Investors’ Nod Must To Reclassify Promoters As Public Shareholders
The market regulator has made it difficult to exploit the route that ArcelorMittal Netherlands BV used to try and become eligible as a bidder for Essar Steel Ltd. under the insolvency code.
The Securities and Exchange Board of India has made it mandatory to get shareholders’ approval if promoters seek to reclassify themselves as public shareholders, according to board agenda papers published on its website on Oct. 16. SEBI approved the norms in its board meeting on Sept. 21. Such a shareholder approval was earlier required only in select cases.
SEBI said it believes shareholders’ consent for reclassification is critical as many investors base their investment decision on the profile of promoters.
The change comes after ArcelorMittal reclassified itself as a public shareholder of Uttam Galva Steels Ltd., a company that had defaulted on debt. Section 29 of the Insolvency and Bankruptcy Code bars promoters of such companies from bidding for stressed assets. ArcelorMittal pared its stake in an off-market sale to become eligible. Shareholders of Uttam Galva then moved the Securities Appellate Tribunal against the reclassification.
SEBI’s new rules will make such a sudden change difficult. “All cases of re-classification of promoters/persons belonging to the promoter group shall be required to be placed by a listed entity before its shareholders in a general meeting along with the views of the Board and approved through an ordinary resolution,” it said. Promoters and related shareholders seeking reclassification won’t be allowed to vote to avoid conflict of interest.
To be sure, the changed norms cannot be applied retrospectively.
Stock exchanges will consider an application for reclassification if:
- Promoters and persons related to them do not hold more than 10 percent of voting power.
- Have direct or indirect control over the affairs of the company.
- Do not have any special rights through shareholder agreements.
- Are not a wilful defaulter.
- Are not a part of the board and act as key managerial personnel for three years post-reclassification.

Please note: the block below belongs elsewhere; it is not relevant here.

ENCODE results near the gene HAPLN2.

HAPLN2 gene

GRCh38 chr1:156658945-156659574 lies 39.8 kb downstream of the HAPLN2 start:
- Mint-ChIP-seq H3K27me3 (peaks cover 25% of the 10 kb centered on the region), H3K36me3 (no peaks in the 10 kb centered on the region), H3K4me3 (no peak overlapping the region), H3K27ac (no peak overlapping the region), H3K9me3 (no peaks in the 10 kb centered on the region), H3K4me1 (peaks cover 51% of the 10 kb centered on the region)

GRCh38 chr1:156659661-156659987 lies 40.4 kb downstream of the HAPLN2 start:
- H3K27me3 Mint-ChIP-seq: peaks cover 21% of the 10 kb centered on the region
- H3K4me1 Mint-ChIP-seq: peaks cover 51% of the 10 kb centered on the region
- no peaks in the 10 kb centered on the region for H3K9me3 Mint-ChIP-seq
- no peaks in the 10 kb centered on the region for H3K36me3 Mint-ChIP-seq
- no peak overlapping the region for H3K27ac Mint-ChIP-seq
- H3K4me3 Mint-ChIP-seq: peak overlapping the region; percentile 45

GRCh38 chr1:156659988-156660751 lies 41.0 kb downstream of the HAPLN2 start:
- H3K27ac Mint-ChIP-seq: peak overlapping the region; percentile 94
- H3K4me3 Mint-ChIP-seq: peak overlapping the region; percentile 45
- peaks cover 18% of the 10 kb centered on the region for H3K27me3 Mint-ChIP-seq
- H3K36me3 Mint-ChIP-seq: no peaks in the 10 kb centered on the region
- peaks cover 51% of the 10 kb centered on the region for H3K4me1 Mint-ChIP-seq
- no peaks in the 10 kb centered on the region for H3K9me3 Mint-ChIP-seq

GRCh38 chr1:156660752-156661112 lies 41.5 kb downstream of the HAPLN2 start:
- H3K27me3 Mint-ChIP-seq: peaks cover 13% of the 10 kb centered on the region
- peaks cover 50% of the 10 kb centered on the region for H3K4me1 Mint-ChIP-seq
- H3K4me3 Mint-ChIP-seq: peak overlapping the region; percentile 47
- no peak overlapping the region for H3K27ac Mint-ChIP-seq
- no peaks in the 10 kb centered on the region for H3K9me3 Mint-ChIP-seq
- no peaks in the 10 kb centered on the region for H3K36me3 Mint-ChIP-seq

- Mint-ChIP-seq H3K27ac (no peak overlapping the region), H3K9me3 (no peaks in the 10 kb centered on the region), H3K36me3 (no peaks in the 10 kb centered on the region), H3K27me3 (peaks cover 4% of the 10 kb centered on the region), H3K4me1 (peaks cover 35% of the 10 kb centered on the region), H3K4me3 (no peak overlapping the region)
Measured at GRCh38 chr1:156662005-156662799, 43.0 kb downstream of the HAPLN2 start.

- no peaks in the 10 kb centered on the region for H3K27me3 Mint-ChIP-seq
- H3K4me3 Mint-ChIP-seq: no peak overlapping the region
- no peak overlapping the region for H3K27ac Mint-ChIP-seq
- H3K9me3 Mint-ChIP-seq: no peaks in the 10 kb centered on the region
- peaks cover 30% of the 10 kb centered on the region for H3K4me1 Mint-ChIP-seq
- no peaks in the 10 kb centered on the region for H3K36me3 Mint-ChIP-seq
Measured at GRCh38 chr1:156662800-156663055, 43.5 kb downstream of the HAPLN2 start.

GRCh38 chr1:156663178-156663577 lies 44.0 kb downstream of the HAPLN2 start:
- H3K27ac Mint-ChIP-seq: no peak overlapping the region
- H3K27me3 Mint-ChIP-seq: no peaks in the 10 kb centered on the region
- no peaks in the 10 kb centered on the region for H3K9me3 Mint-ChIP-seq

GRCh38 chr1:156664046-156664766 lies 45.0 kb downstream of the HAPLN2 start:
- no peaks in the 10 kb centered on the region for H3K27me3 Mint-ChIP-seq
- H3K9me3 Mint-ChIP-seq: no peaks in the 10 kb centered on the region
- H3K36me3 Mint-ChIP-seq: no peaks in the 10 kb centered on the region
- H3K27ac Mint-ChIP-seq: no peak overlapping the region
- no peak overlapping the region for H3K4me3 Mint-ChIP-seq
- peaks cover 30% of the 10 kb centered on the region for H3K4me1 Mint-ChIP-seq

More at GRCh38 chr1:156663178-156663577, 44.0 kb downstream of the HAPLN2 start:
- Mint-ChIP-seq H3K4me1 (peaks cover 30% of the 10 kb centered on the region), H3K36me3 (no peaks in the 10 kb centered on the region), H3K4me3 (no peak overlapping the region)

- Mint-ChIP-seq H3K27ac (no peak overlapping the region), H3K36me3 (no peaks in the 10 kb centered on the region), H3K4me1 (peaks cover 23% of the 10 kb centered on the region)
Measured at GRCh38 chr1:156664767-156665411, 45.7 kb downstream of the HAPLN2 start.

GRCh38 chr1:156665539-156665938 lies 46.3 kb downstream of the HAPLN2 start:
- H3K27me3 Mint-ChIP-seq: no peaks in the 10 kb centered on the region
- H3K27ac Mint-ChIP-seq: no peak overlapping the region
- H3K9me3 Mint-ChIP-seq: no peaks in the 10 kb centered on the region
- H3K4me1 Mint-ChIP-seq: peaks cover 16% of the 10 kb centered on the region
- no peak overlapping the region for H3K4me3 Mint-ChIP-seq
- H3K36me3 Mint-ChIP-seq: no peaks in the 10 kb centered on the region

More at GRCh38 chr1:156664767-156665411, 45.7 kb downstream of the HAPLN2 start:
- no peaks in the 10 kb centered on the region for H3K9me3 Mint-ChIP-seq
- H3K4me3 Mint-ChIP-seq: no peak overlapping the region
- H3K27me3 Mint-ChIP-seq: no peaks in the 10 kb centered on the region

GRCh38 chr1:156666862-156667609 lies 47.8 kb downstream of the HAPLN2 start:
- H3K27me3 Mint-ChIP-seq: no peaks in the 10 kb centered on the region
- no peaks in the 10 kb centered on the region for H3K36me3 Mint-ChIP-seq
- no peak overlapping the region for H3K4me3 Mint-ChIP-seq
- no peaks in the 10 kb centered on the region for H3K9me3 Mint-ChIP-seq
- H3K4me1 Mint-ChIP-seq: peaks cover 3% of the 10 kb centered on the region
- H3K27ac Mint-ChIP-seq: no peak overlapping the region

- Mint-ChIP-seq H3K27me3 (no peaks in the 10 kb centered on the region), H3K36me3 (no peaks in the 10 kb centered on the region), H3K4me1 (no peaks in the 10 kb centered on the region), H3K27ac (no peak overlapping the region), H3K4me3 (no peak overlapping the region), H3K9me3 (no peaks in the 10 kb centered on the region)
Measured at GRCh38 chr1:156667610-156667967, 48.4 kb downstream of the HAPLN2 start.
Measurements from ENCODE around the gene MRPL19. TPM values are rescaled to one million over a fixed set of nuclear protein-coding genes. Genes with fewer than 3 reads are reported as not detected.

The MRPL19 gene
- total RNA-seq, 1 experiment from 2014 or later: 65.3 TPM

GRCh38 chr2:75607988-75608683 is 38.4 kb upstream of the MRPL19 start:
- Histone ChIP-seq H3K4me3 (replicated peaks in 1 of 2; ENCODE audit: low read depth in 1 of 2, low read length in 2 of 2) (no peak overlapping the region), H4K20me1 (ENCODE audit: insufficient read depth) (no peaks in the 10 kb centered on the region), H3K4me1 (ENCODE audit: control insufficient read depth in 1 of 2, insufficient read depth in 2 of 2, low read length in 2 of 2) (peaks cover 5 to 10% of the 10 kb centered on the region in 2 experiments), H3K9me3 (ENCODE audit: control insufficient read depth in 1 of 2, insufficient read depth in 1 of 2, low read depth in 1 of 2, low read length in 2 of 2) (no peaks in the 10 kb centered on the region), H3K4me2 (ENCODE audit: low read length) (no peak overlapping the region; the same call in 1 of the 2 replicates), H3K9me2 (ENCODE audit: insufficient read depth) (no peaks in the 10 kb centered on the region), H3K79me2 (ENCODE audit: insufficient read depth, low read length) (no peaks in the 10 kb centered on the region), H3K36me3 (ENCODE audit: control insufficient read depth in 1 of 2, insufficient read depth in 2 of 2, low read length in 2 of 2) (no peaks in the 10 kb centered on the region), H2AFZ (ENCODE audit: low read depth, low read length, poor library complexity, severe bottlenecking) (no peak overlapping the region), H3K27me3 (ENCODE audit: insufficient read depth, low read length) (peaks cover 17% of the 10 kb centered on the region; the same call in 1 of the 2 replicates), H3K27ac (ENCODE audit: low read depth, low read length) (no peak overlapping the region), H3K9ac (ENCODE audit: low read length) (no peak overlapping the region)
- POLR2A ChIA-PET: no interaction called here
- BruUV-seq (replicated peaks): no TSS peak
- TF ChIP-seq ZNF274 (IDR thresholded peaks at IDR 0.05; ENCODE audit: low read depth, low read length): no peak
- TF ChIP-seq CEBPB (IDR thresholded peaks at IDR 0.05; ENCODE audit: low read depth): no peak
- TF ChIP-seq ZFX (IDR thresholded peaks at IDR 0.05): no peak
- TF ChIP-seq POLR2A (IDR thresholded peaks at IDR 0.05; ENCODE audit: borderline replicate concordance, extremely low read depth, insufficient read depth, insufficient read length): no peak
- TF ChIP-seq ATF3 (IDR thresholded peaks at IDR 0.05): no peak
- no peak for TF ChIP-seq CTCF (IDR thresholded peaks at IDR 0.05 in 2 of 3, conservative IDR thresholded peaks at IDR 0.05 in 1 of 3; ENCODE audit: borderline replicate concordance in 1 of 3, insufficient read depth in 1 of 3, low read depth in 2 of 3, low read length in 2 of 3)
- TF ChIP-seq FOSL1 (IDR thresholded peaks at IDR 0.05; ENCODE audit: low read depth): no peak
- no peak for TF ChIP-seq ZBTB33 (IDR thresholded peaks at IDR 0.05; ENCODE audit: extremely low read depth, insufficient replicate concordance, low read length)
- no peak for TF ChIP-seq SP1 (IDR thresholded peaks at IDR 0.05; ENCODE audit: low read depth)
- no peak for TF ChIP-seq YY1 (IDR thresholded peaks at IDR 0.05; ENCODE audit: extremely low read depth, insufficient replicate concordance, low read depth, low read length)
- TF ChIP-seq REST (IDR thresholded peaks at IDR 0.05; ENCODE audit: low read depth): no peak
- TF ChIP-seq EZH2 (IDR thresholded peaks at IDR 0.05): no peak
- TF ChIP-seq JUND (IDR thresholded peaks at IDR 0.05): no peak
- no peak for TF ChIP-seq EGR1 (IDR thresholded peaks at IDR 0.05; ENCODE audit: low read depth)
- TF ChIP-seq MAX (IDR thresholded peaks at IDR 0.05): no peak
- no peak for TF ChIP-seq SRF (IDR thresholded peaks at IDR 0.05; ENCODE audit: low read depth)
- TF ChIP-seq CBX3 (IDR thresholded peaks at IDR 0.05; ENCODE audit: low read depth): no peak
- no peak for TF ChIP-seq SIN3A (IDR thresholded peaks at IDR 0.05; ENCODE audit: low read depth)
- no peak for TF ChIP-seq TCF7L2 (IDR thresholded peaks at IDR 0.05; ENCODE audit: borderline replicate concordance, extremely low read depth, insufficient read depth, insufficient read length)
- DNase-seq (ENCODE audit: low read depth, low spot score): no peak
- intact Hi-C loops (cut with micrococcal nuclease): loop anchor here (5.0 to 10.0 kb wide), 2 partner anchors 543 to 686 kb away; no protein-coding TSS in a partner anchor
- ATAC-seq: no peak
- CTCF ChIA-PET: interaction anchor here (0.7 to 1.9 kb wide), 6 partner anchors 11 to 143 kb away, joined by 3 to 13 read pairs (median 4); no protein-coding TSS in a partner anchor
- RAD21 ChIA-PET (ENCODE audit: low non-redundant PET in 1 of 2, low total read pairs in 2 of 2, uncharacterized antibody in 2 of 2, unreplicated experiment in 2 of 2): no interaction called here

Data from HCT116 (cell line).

- Should be complaint with 25 percent public float norms
- Shares are not delisted and are not tagged as a defaulter by exchanges and SEBI.
- Reclassification will be allowed only if the promoter entity seeking reclassification makes a request to the listed entity.
The regulator introduced the concept of a “minimum cooling off period of three months” between the board meeting that approves such a reclassification request and the shareholders’ meeting called to vote on the reclassification.
“This is to enable that shareholders take a considered decision,” said the market regulator. By putting in the clause, the regulator seeks to ensure that such reclassification is a planned exercise and not done hastily.
- Entities seeking reclassification will need to disclose to bourses:
- When they receive a request for reclassification from the promoter(s);
- Minutes of the board meeting considering such request including views of the board.
- Submission of application for reclassification of status as promoter/public by the listed entity to the stock exchanges.
- Bourses’ approval or denial of reclassification.
Professionally Managed Firms
Given that today many companies have diverse shareholding with institutional and private equity money, SEBI will tweak the listing regulations to call such companies as “listed entity with no promoter”.
This was a long-standing demand of professionally managed firms.